Newspaper article Sarasota Herald Tribune

We're All 'Prisoners' of Our Choices

Newspaper article Sarasota Herald Tribune

We're All 'Prisoners' of Our Choices

Article excerpt

The most persistent criticism I have of movies today is length. Even most films I admire could be shortened a bit, and be the better for it. "Prisoners" is the rare exception of a long movie that earns its time; I didn't begrudge it any one of its 153 minutes.

This intricately-plotted psychological thriller is like a puzzle box that seems mystifying at first, but the deeper you go the clearer things come into focus. In the end all the little pieces mesh together perfectly.

The story of two kidnapped little girls and the two men trying desperately to find them - one an angry, grieving father, the other an obsessive police detective - "Prisoners" defies easy categorization. On the surface it wears the clothes of a crime procedural. But also it's about the conflict between these two characters. Keller Dover (Hugh Jackman), the dad, is all gut instincts and faith. His emotions frequently get the better of him as time goes on and the chances of finding the girls alive plummet. Loki, the detective played by Jake Gyllenhaal, operates on logic and dogged determination. Early on we learn that he has never failed to solve a case, mainly because his life consists of little else but the hunt.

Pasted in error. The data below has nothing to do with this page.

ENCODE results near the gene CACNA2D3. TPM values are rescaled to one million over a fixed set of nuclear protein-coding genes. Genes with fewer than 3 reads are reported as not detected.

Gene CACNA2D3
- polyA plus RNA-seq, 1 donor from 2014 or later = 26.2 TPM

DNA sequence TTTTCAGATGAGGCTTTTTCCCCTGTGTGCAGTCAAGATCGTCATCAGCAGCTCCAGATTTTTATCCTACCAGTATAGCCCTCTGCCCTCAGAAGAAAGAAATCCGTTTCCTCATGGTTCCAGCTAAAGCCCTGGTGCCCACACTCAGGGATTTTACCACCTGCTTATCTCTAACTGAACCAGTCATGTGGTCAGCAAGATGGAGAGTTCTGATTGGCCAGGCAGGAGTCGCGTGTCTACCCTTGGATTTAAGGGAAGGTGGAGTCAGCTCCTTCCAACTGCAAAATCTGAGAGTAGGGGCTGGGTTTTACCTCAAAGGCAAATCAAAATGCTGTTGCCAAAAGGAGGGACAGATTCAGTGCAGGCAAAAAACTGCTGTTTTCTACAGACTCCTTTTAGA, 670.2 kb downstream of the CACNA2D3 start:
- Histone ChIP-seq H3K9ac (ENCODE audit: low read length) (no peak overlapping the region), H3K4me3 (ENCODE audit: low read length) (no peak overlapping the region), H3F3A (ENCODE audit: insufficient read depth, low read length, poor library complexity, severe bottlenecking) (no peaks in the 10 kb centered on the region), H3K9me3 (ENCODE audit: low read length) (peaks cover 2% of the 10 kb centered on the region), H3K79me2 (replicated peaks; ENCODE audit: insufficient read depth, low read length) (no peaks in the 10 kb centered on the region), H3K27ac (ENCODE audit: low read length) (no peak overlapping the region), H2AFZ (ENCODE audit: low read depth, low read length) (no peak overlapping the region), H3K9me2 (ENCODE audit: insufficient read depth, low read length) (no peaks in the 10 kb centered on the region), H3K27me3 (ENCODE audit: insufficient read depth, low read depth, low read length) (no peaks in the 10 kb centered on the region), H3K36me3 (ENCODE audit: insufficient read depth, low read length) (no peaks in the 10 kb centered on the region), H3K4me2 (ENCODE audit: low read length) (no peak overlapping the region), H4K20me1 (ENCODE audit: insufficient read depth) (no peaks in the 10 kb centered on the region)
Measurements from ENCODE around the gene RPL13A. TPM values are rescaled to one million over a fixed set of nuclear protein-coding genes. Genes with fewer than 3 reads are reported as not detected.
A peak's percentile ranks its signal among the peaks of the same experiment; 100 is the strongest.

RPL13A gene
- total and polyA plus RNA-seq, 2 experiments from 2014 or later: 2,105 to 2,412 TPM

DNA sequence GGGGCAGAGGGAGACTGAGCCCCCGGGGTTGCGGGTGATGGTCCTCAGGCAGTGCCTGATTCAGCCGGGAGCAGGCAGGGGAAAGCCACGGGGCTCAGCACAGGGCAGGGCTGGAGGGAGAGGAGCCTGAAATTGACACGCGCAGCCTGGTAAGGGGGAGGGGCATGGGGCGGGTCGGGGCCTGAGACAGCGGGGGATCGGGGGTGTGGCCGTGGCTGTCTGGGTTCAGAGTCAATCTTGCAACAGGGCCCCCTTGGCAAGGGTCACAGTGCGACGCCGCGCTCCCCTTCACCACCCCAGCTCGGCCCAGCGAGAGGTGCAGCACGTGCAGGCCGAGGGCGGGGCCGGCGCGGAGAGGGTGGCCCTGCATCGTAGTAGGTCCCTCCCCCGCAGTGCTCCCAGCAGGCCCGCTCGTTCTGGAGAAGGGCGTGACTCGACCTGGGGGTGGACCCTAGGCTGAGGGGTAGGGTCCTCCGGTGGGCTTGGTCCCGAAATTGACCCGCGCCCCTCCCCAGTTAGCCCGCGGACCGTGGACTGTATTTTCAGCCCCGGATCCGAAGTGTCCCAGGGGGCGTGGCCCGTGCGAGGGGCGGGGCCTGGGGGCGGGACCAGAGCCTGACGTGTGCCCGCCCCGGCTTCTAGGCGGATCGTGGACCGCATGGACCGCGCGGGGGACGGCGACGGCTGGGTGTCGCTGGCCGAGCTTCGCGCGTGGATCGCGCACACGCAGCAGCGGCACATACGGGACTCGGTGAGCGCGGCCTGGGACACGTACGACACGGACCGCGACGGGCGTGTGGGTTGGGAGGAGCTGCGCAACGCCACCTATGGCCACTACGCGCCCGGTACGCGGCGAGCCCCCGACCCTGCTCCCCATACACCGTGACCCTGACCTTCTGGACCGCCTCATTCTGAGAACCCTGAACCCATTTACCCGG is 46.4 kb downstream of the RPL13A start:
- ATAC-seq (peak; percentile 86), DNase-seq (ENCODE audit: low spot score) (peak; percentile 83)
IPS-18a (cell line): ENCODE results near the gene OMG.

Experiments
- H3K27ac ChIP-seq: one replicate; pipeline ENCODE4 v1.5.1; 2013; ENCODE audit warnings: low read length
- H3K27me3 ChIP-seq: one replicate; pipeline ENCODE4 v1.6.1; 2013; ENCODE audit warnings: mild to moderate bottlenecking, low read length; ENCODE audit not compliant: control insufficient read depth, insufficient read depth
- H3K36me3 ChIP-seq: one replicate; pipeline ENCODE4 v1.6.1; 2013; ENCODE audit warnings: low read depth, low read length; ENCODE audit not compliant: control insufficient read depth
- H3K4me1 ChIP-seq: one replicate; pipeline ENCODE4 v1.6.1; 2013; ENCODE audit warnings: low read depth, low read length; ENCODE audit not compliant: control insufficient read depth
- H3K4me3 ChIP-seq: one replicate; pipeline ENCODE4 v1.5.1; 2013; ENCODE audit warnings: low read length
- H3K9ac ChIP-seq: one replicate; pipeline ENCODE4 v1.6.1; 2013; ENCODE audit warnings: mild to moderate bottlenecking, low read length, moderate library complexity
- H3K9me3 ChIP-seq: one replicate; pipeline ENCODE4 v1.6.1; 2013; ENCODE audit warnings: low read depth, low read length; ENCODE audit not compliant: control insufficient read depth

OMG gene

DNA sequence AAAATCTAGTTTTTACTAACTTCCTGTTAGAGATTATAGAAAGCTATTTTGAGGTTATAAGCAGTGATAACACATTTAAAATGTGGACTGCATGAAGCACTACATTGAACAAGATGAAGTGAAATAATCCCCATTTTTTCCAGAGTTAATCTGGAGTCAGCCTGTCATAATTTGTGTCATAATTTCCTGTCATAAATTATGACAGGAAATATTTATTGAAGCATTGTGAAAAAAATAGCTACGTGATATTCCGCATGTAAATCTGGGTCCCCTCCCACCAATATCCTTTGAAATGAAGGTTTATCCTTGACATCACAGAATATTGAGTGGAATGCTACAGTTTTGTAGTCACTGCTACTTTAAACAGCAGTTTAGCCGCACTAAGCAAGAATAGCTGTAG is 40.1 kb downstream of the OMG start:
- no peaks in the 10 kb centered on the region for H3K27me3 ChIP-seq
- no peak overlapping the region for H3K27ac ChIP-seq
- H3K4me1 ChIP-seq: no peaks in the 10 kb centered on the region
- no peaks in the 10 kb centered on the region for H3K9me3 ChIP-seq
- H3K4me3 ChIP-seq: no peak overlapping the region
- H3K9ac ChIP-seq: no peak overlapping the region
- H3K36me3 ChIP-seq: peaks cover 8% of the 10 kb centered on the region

On an even deeper level, the film is a morality play, questioning whether extreme actions in the service of good can ever justify themselves. Keller becomes convinced that a simple-minded, nearly mute man named Alex (Paul Dano) has something to do with the disappearance of his daughter and another family's girl on Thanksgiving Day.

Alex's busted-up RV was spotted near where the girls went missing, and he initially ran from police. But they find no evidence to hold him, and Keller takes matters into his own hands. He enlists the aid of the other aggrieved father (Terrence Howard) in holding Alex hostage, which sets off a conflict between the two. There's a subtle rivalry between them: the well-off yuppie versus the blue- collar survivalist, the voice of civil reason against the "man's gotta do what a man's gotta do" individualist credo. …

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